What is scarlet fever?
Scarlet fever is a disease that mostly develops in people who have strep throat. The infection is also called scarlatina, and it shows itself in the form of bright red rashes on the body. High fever and sore throat usually the accompanying symptoms. Bacteria cause the disease and children between the age of 5 and 15 are the most affected by this disease. However, the disease is manageable with antibiotics currently. In the past, it used to be a severe illness due to lack of the right medication.
Antibiotics are effective in controlling the bacteria by speeding recovery as well as reducing the severity of the symptoms. Keep in mind that if scarlet fever is not treated, the illness can result in a severe condition, which usually affects the kidney, heart, and other parts of the body.
Scarlet fever – Symptoms
Children having scarlet fever will show the following signs and symptoms.
1. Strep throat Rash
Both adults and children having scarlet fever will develop a rash. The rashes look like a sunburn or are blotchy red. With time the rashes become fine and finally take on a rough outlook to appear as sandpaper. Usually, the rash is scarlet-colored hence the name scarlet fever.
The scarlet rash starts on the neck, under the arms and the groin, before spreading to other parts of the body. In most cases, the rashes usually come early before a person starts feeling sick, usually 2 or 5 days. They spread at a faster rate to the skin folds, in the armpits, knees and elbows and appear deeper red than the surrounding areas. (1)
The duration of the skin rashes usually varies, but in most cases, it subsides after seven days. But, the skin on the finger, toes, and groin may peel off, a process that may last for many weeks.
2. Red lines
Areas of the skin that have folds usually develop rashes that are deeper red than the ashes in the areas around.
Therefore, conspicuous red lines typically appear in these areas, which are groin, armpits, elbows, knees, and neck.
3. Flushed face
The face appears flushed/reddened, and the mouth will have a pale ring around it.
4. Strawberry tongue
People with scarlet fever have a red bumpy tongue, which is more often covered by a white coating. This usually occurs during the early stages of the disease.
5. Other symptoms of scarlet fever include:
- Fever, i.e., temperatures exceeding 101°F/38.3°C
- Red and sore throat usually with red or white patches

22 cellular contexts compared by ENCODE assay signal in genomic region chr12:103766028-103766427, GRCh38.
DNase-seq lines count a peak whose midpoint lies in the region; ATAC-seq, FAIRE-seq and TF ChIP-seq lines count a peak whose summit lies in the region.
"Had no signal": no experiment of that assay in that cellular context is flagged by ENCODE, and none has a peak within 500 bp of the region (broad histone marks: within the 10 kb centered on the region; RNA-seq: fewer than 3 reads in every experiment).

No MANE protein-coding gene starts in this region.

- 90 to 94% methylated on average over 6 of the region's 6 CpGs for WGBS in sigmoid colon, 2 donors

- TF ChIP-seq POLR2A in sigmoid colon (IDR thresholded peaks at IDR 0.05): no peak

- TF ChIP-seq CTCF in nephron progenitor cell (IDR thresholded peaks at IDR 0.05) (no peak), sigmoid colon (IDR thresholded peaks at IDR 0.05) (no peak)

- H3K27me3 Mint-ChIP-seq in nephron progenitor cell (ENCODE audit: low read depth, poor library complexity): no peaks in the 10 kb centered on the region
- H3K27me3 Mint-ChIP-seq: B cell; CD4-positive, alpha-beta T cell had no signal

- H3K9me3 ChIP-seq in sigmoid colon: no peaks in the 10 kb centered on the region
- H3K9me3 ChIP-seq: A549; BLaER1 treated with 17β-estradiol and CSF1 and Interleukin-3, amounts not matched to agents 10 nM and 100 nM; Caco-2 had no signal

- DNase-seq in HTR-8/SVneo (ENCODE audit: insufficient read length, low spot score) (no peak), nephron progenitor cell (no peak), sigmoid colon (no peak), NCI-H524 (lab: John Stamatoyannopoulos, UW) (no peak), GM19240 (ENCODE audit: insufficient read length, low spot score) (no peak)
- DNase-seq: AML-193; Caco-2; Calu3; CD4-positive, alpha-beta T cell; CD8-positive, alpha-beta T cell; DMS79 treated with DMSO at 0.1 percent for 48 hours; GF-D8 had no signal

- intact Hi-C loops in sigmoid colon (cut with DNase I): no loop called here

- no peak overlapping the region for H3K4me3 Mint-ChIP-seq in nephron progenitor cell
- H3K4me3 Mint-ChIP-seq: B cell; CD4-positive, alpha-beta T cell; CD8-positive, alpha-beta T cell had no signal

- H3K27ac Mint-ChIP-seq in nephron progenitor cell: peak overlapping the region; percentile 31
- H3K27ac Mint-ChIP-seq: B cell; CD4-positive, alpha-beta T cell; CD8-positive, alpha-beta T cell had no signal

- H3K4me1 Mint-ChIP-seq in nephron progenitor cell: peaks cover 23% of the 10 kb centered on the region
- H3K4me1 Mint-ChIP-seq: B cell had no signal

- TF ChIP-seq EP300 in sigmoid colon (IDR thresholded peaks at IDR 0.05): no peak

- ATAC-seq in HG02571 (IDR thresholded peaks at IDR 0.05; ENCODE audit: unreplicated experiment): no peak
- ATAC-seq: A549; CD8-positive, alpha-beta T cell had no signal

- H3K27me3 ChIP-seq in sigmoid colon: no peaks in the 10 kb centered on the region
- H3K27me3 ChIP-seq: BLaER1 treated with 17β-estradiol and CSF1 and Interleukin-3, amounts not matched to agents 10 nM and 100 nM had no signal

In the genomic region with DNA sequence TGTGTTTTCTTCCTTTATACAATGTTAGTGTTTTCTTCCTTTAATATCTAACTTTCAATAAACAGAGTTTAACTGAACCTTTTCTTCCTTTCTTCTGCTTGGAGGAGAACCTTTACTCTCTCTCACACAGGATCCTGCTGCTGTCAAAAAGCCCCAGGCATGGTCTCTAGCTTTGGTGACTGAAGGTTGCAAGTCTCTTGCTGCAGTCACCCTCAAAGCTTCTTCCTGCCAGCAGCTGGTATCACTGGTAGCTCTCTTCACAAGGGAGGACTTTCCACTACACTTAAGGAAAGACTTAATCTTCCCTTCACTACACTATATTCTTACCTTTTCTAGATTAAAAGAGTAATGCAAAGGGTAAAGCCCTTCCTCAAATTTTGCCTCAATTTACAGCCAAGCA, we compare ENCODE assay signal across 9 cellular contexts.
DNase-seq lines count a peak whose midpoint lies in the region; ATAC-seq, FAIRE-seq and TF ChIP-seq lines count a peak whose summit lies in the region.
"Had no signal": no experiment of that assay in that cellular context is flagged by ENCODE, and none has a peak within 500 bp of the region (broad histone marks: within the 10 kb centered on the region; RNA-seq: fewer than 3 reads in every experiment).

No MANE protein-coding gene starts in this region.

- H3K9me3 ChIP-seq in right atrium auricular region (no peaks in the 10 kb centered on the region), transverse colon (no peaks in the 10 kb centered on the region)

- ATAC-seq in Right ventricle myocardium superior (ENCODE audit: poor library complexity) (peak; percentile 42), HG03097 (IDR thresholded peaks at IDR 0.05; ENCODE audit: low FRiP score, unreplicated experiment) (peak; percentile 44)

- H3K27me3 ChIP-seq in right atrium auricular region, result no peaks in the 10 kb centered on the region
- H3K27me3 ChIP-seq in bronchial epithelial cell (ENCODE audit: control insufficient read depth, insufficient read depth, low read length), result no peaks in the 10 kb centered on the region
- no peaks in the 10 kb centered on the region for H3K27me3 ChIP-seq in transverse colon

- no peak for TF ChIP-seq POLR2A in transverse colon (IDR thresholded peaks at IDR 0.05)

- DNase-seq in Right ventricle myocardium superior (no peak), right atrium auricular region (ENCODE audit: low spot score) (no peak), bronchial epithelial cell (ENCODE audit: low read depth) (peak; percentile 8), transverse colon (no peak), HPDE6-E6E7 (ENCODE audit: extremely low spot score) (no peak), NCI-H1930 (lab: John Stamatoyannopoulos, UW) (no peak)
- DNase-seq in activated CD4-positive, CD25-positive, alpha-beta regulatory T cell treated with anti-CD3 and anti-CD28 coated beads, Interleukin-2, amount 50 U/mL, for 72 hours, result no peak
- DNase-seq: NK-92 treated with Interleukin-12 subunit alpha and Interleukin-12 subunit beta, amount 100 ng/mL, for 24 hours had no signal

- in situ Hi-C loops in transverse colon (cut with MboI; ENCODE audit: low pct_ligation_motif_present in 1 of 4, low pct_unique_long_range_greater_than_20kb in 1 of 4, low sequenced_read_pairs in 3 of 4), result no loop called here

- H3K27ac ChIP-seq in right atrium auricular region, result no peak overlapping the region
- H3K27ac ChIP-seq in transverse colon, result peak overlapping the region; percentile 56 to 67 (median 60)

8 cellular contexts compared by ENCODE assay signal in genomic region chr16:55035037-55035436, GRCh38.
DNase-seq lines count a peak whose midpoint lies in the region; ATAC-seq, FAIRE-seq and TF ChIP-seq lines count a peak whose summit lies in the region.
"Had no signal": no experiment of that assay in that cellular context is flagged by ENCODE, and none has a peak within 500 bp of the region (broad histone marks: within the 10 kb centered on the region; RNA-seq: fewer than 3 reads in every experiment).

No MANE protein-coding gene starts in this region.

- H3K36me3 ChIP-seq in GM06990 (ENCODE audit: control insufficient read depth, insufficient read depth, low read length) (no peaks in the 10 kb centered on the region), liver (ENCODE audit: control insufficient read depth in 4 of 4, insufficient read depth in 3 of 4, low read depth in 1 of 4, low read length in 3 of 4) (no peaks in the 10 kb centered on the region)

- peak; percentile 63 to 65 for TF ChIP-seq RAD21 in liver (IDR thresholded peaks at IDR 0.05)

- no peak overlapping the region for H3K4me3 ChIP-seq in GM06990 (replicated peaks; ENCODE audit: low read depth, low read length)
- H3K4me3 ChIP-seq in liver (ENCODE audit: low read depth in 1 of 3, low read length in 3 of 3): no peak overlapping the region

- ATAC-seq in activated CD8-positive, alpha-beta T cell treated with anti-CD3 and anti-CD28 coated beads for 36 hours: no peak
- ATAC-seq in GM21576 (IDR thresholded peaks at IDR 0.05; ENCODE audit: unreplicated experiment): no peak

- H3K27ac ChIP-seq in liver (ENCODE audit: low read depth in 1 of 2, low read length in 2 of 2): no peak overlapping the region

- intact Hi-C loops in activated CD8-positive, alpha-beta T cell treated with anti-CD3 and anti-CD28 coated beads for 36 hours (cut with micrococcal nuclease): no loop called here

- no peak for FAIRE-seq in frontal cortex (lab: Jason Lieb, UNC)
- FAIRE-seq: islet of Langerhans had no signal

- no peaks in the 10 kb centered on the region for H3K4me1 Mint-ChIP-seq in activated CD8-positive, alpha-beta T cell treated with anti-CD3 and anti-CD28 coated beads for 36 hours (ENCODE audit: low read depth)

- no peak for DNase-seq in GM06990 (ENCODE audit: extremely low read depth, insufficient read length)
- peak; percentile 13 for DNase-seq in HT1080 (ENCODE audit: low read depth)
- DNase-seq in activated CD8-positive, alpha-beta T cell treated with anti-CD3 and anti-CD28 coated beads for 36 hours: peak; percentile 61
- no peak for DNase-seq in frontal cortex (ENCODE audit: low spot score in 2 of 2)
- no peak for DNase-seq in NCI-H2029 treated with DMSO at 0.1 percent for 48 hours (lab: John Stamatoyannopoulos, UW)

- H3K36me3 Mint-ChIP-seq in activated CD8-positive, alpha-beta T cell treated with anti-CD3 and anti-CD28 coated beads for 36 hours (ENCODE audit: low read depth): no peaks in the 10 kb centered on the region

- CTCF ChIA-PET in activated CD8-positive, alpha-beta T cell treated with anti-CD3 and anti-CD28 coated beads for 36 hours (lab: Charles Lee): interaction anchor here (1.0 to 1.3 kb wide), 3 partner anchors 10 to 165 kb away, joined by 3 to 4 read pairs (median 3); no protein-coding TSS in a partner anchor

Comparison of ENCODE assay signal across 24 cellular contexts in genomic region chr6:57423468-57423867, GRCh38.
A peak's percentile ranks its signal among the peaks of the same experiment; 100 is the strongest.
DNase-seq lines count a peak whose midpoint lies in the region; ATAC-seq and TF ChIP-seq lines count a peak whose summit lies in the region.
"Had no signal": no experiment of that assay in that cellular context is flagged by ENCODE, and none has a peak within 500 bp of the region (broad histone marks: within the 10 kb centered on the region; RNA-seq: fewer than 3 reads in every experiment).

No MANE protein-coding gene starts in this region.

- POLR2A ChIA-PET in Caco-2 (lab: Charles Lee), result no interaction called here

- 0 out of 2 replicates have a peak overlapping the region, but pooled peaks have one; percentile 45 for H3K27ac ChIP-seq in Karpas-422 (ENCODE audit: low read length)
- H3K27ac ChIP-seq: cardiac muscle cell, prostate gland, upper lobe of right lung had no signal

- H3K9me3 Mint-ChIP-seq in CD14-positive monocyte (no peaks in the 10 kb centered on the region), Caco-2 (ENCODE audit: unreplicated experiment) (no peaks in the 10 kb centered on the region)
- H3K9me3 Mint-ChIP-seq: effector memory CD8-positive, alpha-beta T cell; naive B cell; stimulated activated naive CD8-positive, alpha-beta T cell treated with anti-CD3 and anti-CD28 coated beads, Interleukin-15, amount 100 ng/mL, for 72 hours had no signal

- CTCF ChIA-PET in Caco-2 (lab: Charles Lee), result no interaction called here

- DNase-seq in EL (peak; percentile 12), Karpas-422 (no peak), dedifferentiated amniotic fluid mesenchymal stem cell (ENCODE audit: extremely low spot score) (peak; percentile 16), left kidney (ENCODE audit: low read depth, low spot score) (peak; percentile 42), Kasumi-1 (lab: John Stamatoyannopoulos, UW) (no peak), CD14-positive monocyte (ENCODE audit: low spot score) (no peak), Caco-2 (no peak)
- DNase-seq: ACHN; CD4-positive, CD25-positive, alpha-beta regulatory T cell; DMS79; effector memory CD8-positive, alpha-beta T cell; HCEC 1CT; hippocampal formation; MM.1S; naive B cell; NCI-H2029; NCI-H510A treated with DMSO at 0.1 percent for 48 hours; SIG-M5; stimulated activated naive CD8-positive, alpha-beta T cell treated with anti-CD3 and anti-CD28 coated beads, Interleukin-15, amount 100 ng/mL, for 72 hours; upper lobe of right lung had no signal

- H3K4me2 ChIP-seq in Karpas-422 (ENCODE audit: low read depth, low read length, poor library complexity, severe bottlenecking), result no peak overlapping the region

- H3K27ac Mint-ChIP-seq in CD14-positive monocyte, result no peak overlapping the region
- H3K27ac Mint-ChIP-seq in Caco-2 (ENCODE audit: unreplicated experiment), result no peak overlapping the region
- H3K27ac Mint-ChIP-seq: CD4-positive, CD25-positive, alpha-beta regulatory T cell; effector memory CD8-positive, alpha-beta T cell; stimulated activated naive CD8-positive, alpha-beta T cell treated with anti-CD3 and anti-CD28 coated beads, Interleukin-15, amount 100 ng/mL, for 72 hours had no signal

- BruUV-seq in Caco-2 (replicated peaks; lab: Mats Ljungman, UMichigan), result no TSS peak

- Swollen tonsils
- Nausea and vomiting
- Abdominal pain
- Swollen glands along the neck
- Pale skin around the lips
Causes of scarlet fever
The cause of scarlet fever is a bacteria, group A Streptococcus, or Streptococcus pyogenes bacteria. The bacteria is the same as the one that causes strep throat. This bacteria usually live in the mouth and the nasal passages, and they can produce toxins or poisons, which causes bright red rashes on the body and causes the tongue to be red.
Be informed that scarlet fever is contagious, and it spreads faster between 2 to 5 days before a person starts feeling ill. The bacteria is found in the saliva, nasal secretion, cough, or sneeze of an infected person. This means that if you come in contact with an infected person, chances are, you’ll get the disease.
Complications with scarlet fever
With antibiotics, the disease usually subsides within two weeks. However, some complications may occur. They include rheumatic fever, kidney diseases, throat abscesses, ear infections, arthritis, and pneumonia.
If treated early, patients will not develop ear infections, throat abscesses, and pneumonia.
Usually, the doctor carries out a physical exam to check for the signs and symptoms of scarlet fever. The doctor usually concentrates on tongue, throat, tonsils, and appearance and texture of rashes. They may also take a look at the enlarged lymph nodes.
In some cases, the doctor will take a throat swam to create a throat culture to determine if group A Streptococcus is present.
Treatment for scarlet fever
The first-line treatment is antibiotics, which kill bacteria. Your child must complete the dosage to prevent complications or further disease development.
Also, some over-the-counter (OTC) medications like acetaminophen are excellent options for pain-relieving. Ibuprofen and Aspirin can also help but should not be used for children.
Other Home remedies for scarlet fever include Gargling with salt water, eating ice pops, or cream.
Prevention of scarlet fever
- Practice the following hygienic practices:
- Thoroughly wash your hands after visiting the toilets, after sneezing/coughing and before eating
- Cover your mouth while sneezing or coughing
- Avoiding sharing utensils